After a disaster, con artists prey on good-hearted donors

THE BALTIMORE SUN

Disasters, such as the South Asian tsunamis, provide con artists with prime opportunities to separate you from your money under the guise of humanitarianism.

Even some legitimate organizations aren't a good bargain: They can devote as little as 1 percent of your donation to programs and not draw the ire of federal regulators.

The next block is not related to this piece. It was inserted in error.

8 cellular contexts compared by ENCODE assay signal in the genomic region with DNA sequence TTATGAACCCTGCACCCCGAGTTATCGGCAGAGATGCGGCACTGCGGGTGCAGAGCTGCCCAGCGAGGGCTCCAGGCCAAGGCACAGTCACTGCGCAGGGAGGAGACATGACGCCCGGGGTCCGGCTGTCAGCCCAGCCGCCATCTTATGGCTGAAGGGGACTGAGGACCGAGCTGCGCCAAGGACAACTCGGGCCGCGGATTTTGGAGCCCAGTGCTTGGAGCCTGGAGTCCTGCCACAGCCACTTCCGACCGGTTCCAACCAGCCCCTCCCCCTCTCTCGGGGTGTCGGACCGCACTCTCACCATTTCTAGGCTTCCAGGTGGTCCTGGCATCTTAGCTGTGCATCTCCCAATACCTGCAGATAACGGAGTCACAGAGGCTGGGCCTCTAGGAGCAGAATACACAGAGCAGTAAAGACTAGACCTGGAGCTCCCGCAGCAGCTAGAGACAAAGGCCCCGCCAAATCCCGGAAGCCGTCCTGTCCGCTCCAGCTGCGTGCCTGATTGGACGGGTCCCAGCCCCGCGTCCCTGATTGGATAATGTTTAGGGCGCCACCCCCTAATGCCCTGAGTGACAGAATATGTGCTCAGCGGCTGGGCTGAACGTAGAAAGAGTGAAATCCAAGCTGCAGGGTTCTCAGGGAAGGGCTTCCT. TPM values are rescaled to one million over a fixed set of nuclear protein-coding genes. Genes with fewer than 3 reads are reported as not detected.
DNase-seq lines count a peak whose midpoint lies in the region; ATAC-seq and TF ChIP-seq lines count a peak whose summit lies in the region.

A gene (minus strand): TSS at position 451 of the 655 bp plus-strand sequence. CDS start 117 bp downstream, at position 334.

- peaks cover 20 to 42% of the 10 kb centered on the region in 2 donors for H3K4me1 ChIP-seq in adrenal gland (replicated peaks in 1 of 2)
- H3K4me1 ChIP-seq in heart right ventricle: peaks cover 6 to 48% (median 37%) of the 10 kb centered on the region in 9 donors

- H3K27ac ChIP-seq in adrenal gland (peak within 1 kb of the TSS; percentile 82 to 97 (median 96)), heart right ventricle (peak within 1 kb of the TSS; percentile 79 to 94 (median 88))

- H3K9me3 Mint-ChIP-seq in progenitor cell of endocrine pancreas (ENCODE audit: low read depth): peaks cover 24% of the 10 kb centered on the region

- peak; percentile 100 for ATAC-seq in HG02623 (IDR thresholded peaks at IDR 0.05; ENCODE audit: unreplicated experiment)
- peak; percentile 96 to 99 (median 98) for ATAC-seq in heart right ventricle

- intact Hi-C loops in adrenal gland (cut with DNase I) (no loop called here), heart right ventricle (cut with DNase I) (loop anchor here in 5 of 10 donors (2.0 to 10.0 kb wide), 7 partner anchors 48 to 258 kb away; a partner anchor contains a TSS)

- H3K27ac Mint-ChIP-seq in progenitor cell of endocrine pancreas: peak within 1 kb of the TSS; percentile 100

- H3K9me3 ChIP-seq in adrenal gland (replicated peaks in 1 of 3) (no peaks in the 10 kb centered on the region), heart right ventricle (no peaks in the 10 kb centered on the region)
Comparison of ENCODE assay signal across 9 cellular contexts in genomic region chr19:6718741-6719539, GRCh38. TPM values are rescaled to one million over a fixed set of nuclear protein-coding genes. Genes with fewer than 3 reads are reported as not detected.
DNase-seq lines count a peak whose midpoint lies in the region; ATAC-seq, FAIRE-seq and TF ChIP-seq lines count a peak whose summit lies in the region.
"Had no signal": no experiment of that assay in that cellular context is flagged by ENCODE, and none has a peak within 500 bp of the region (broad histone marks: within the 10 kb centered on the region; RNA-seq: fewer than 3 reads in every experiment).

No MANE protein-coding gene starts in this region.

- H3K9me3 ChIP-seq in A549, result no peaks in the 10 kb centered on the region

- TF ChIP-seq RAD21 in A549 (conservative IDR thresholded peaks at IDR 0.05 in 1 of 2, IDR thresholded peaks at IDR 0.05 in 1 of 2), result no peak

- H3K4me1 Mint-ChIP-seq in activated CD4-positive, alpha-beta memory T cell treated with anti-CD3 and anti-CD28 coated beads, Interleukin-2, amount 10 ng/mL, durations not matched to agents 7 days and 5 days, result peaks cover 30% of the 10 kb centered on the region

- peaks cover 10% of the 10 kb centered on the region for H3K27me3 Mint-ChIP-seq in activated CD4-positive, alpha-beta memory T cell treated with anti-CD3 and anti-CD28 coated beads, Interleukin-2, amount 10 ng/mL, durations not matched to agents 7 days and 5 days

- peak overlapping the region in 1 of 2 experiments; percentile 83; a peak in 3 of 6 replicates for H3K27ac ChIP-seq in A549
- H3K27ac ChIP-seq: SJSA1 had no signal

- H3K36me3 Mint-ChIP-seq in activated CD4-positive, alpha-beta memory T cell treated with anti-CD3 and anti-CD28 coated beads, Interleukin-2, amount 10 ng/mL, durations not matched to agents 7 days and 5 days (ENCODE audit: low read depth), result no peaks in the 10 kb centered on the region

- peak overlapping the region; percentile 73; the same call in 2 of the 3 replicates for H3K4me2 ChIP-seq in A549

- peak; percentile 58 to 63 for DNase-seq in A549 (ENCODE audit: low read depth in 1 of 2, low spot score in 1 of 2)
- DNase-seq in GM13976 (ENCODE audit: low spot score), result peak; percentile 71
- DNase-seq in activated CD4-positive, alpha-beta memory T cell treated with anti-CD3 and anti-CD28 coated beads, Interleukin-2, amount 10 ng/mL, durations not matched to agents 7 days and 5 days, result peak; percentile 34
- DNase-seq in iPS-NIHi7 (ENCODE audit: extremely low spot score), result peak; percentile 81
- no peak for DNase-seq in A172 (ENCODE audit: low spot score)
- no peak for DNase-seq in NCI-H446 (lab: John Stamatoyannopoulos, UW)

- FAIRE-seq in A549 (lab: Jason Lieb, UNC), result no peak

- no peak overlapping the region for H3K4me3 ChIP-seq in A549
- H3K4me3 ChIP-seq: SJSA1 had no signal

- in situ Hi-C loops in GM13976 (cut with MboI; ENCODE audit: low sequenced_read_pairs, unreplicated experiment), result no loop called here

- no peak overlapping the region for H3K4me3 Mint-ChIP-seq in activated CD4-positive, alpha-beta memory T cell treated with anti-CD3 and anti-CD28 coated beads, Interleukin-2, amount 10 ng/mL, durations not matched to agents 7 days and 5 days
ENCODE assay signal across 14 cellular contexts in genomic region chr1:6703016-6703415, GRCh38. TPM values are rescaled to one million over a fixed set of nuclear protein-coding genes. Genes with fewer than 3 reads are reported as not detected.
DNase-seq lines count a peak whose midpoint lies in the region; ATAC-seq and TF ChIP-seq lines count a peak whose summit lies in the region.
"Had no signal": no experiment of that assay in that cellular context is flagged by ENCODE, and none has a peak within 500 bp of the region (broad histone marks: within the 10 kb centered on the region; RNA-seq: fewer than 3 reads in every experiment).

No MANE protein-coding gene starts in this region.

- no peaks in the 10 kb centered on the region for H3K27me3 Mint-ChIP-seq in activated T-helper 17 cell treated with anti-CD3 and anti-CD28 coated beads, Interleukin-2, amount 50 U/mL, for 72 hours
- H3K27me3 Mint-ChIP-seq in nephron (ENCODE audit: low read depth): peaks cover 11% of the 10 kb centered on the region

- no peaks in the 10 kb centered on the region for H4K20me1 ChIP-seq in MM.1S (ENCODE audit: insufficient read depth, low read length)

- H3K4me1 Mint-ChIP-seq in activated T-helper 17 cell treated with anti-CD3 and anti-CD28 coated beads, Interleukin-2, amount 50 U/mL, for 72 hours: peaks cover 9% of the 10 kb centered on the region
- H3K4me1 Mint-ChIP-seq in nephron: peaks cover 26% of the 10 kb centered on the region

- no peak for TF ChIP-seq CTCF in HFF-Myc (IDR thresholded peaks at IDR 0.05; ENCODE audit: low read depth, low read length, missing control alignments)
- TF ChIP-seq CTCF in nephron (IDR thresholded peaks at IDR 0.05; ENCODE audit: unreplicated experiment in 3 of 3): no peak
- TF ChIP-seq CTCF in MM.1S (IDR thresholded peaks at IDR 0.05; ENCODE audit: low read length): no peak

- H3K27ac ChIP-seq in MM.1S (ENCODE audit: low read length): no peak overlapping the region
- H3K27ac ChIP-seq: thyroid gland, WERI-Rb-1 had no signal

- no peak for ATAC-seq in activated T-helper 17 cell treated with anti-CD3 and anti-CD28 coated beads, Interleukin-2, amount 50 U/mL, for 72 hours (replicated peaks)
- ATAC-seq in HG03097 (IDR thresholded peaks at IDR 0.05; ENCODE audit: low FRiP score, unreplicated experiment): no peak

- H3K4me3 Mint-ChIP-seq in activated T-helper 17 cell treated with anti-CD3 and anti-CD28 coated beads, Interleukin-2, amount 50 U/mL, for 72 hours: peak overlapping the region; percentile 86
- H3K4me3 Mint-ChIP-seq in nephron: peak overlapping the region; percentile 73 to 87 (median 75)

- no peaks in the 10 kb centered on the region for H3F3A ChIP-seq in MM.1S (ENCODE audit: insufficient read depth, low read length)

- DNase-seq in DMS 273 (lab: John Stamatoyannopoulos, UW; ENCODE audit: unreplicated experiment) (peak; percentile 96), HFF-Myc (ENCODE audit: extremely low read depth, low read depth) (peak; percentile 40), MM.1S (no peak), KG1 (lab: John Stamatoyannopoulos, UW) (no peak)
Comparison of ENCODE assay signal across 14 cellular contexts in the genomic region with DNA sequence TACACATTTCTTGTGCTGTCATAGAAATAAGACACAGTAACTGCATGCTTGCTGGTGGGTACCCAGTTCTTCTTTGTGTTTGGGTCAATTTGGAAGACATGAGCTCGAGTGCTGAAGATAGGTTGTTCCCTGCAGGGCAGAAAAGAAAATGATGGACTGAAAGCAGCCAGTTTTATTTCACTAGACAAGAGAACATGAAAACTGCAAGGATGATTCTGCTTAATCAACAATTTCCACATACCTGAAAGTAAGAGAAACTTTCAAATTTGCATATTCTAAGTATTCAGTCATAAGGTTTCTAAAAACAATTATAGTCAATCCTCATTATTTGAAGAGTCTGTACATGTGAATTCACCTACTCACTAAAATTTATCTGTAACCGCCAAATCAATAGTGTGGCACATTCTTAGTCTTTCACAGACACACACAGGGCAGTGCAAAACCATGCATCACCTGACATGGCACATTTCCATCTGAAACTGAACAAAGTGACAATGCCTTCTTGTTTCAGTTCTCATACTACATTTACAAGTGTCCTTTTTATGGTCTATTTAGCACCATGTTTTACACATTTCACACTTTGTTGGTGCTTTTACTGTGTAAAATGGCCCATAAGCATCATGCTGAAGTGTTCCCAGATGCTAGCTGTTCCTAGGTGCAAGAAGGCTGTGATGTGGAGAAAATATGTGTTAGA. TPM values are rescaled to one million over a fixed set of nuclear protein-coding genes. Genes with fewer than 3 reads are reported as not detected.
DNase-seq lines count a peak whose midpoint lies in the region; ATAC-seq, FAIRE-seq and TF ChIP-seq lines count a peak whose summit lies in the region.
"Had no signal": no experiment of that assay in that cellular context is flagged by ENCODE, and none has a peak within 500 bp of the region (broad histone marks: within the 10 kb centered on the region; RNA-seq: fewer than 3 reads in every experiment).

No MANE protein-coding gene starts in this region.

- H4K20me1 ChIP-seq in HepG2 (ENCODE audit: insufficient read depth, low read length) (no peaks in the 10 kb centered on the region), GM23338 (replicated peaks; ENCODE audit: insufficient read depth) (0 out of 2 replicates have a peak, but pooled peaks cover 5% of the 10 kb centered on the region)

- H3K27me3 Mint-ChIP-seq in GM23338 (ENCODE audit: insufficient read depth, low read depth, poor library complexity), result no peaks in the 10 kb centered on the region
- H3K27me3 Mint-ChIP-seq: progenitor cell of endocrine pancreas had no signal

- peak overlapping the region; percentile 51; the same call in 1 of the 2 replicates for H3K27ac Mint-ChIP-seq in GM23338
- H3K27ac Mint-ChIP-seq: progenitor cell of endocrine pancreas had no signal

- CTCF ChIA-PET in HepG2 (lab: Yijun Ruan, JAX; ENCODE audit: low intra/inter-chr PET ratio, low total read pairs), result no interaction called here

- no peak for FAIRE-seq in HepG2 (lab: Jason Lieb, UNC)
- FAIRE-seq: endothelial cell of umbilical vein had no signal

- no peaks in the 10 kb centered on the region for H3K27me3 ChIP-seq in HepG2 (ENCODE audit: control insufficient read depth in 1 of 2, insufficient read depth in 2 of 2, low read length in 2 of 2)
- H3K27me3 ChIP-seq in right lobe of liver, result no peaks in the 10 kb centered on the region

It's better to donate to a group you seek out rather than respond to a phone call or mailing. Find out what the group's plans are for your money and how close they are to their goal - reputable organizations won't hesitate to give you details. Doctors Without Borders, for example, says it has raised all the money it can use in its South Asia relief effort.

There are several Web sites where you can check out a charity: charitynavigator.org, charitywatch.org, guidestar.org and give.org. You may want to stick with U.S.-based groups, because U.S. regulators have no jurisdiction over international groups.

- Lorene Yue, Your Money

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